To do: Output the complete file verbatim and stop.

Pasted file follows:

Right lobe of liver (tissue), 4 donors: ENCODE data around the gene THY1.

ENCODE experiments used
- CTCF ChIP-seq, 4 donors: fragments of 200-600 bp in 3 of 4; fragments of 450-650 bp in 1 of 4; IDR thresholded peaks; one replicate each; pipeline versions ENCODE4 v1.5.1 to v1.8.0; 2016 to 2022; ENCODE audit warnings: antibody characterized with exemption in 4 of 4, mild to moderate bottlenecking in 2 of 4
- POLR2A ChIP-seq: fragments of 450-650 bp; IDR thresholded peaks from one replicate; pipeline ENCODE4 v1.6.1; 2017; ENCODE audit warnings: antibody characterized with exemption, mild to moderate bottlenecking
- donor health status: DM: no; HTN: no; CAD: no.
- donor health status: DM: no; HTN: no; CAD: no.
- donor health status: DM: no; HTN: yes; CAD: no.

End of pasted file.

Right lobe of liver (tissue), 4 donors: ENCODE data around the gene THY1.

ENCODE experiments used
- CTCF ChIP-seq, 4 donors: fragments of 200-600 bp in 3 of 4; fragments of 450-650 bp in 1 of 4; IDR thresholded peaks; one replicate each; pipeline versions ENCODE4 v1.5.1 to v1.8.0; 2016 to 2022; ENCODE audit warnings: antibody characterized with exemption in 4 of 4, mild to moderate bottlenecking in 2 of 4
- POLR2A ChIP-seq: fragments of 450-650 bp; IDR thresholded peaks from one replicate; pipeline ENCODE4 v1.6.1; 2017; ENCODE audit warnings: antibody characterized with exemption, mild to moderate bottlenecking
- donor health status: DM: no; HTN: no; CAD: no.
- donor health status: DM: no; HTN: no; CAD: no.
- donor health status: DM: no; HTN: yes; CAD: no.